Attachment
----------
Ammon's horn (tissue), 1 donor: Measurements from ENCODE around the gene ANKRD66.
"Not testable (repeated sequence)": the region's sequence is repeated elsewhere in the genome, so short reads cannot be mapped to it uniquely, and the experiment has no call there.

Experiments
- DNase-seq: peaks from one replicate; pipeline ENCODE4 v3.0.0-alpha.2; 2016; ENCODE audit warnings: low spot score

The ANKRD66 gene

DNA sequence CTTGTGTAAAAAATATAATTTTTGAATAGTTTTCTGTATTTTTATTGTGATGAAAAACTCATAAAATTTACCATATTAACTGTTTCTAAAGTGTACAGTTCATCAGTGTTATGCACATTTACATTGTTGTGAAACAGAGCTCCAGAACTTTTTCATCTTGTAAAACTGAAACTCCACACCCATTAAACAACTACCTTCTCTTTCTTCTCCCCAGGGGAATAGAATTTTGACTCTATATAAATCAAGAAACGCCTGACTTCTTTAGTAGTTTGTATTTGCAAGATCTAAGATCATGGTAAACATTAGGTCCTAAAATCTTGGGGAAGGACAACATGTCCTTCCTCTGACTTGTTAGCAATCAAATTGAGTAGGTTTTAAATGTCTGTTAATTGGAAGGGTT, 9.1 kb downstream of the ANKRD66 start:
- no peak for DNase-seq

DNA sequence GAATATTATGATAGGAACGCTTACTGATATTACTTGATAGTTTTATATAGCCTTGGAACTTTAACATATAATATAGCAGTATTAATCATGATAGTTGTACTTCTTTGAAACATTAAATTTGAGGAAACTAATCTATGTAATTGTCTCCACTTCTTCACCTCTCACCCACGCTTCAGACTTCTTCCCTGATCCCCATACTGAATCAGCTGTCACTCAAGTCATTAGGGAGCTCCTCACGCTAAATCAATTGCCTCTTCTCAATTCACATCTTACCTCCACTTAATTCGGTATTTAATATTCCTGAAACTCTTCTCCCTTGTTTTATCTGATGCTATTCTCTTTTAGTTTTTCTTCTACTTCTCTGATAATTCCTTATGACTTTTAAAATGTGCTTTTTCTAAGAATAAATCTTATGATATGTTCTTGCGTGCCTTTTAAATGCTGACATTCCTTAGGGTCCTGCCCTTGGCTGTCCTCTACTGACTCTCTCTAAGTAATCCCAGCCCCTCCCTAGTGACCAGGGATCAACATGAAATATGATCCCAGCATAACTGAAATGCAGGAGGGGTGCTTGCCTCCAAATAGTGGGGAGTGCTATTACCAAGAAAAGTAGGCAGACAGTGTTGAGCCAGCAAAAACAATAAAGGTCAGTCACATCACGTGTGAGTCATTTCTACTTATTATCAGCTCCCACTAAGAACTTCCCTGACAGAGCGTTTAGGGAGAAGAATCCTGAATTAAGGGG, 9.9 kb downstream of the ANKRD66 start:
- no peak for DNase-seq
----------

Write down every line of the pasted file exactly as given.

Ammon's horn (tissue), 1 donor: Measurements from ENCODE around the gene ANKRD66.
"Not testable (repeated sequence)": the region's sequence is repeated elsewhere in the genome, so short reads cannot be mapped to it uniquely, and the experiment has no call there.

Experiments
- DNase-seq: peaks from one replicate; pipeline ENCODE4 v3.0.0-alpha.2; 2016; ENCODE audit warnings: low spot score

The ANKRD66 gene

DNA sequence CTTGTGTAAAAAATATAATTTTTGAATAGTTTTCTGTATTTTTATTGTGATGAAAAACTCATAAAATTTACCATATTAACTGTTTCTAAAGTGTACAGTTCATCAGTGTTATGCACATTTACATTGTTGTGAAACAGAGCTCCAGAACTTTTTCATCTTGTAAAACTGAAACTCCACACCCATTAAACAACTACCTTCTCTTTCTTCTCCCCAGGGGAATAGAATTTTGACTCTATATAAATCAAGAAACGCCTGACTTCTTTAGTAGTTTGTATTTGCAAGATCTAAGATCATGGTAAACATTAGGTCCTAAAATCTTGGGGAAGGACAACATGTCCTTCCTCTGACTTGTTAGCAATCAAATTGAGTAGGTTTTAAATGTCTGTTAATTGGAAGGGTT, 9.1 kb downstream of the ANKRD66 start:
- no peak for DNase-seq

DNA sequence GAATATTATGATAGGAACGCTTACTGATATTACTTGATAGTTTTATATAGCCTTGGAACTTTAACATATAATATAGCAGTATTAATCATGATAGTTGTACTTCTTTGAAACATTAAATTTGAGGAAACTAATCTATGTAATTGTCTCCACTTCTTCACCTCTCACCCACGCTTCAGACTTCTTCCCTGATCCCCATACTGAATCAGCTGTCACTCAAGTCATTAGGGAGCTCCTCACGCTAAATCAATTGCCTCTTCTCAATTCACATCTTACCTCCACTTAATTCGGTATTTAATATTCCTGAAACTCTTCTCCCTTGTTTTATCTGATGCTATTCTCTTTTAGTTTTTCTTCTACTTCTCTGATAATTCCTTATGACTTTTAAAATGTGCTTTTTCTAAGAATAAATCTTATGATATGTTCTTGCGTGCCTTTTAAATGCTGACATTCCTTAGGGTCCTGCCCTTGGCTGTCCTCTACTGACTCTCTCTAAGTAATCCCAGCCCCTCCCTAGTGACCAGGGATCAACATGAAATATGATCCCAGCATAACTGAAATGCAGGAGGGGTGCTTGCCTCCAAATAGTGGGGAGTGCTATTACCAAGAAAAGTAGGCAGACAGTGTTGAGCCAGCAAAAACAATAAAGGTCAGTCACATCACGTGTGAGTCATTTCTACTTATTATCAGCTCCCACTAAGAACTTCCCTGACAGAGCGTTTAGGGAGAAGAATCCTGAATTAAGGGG, 9.9 kb downstream of the ANKRD66 start:
- no peak for DNase-seq